In the 1600s, cowardly Sir Simon of Canterville flees a duel and seeks solace in the family castle. His ashamed father seals him in the room where he is hiding and dooms him to life as a ... See full summary »
In the 1600s, cowardly Sir Simon of Canterville flees a duel and seeks solace in the family castle. His ashamed father seals him in the room where he is hiding and dooms him to life as a ghost until one of his descendants performs a brave deed. Simon believes he may be saved when he meets Cuffy Williams, an American kinsman stationed with a troop of soldiers at the castle in 1943. Will this blood relative save the family honor, or will his blood be as yellow as the rest of the Cantervilles? Written by
Daniel Bubbeo <email@example.com>
Okay, I'm the first to admit this movie has almost nothing to do with Wilde's original story, but I can't help loving it. Like most versions of the story, this one is adapted for the time it was made in, so this one revolves around war and bravery. When I was eight years old I forced my entire birthday party to watch this movie and every year after they all always wanted to watch it. It's been a long time since I 've had a birthday party like that, but some of those friends have even gone out and bought the movie since then. We all had a little crush on Robert Young in this. Margaret O'Brian is fabulous sneaking around the Ghost's room and doing her bob of a curtsy. And of course Charles Laughton spitting in at the portraits of his cowardly kinsmen. The comedic timing is wonderful and there are great one liners. Best line: "I believe they call it woogie boogie".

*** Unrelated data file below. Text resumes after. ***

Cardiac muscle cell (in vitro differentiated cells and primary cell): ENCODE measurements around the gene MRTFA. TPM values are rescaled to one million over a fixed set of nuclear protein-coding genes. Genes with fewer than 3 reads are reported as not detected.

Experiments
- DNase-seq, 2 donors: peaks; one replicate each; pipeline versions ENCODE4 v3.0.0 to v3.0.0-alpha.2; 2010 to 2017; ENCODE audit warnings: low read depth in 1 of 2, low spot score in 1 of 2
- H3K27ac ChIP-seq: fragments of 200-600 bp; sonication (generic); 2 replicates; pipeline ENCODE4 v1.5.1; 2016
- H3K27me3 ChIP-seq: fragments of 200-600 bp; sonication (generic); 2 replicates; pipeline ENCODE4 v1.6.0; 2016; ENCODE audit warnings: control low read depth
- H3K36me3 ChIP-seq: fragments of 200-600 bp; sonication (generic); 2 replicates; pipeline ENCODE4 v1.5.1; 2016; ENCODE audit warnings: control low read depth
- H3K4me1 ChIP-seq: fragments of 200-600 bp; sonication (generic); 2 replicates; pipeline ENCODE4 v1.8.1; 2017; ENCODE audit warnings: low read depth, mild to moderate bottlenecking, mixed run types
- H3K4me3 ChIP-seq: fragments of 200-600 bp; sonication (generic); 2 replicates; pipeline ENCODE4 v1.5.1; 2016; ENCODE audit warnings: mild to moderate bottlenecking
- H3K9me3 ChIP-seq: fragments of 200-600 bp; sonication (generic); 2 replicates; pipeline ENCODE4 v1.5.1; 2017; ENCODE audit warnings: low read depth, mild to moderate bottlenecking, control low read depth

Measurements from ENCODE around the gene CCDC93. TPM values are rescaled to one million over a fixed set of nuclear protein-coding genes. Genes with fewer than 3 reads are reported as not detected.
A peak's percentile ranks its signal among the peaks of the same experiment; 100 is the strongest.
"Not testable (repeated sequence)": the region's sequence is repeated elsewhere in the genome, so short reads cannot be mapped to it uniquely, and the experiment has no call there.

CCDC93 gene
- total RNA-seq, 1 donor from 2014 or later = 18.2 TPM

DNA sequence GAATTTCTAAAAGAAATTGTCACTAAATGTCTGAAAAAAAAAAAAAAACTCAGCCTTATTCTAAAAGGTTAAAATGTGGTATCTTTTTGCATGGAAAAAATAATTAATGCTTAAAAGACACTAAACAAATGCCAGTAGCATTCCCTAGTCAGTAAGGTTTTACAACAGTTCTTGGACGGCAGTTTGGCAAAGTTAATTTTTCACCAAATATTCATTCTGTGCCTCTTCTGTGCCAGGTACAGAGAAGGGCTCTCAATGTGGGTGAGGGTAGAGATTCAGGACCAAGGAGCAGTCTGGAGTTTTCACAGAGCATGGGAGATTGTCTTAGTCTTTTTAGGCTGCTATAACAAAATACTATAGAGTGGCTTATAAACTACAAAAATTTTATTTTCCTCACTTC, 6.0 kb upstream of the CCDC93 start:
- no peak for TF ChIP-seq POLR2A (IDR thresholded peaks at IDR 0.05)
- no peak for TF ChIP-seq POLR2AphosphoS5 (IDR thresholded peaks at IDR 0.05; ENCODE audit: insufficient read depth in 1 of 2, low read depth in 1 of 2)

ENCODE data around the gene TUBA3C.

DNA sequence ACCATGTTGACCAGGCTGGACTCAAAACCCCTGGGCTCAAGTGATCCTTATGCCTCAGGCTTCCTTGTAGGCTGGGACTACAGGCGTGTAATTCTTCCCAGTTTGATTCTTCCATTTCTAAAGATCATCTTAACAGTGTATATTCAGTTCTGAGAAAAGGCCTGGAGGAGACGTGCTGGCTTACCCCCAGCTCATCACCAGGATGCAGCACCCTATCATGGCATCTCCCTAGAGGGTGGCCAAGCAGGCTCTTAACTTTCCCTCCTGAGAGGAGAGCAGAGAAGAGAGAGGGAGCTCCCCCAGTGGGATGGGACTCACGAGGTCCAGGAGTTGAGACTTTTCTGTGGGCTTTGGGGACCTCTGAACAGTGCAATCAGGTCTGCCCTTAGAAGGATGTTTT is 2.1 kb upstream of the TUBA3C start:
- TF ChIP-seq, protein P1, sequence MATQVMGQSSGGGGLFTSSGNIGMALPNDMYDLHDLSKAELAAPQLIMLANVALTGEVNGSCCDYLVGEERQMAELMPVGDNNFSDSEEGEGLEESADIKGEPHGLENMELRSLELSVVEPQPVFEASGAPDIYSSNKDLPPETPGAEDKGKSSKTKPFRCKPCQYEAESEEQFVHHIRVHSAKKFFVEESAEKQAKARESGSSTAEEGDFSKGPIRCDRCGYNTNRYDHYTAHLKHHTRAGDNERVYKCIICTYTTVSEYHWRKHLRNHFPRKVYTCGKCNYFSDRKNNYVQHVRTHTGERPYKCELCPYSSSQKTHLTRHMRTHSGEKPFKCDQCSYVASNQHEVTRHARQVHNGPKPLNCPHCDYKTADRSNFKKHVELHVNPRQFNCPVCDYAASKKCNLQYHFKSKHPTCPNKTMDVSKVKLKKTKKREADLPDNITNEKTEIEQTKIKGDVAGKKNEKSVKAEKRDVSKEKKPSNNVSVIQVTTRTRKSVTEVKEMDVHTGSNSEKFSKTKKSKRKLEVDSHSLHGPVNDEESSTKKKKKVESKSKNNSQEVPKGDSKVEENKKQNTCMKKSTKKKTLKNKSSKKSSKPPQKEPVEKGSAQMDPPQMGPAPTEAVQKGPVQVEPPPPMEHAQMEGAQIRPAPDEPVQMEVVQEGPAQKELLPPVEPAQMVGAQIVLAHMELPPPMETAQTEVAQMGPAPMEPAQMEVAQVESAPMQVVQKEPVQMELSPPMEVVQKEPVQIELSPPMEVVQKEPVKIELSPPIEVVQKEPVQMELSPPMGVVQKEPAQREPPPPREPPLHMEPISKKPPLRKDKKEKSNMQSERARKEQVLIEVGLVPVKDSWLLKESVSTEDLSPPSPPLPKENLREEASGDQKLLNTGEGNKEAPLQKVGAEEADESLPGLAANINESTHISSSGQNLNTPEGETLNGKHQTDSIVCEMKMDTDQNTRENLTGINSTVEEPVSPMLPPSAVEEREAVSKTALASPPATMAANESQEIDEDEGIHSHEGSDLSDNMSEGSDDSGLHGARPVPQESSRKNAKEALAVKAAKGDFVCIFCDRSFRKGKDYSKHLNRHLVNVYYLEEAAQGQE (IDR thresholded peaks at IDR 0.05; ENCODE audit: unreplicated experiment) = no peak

11 of 16 people found this review helpful.
Was this review helpful to you?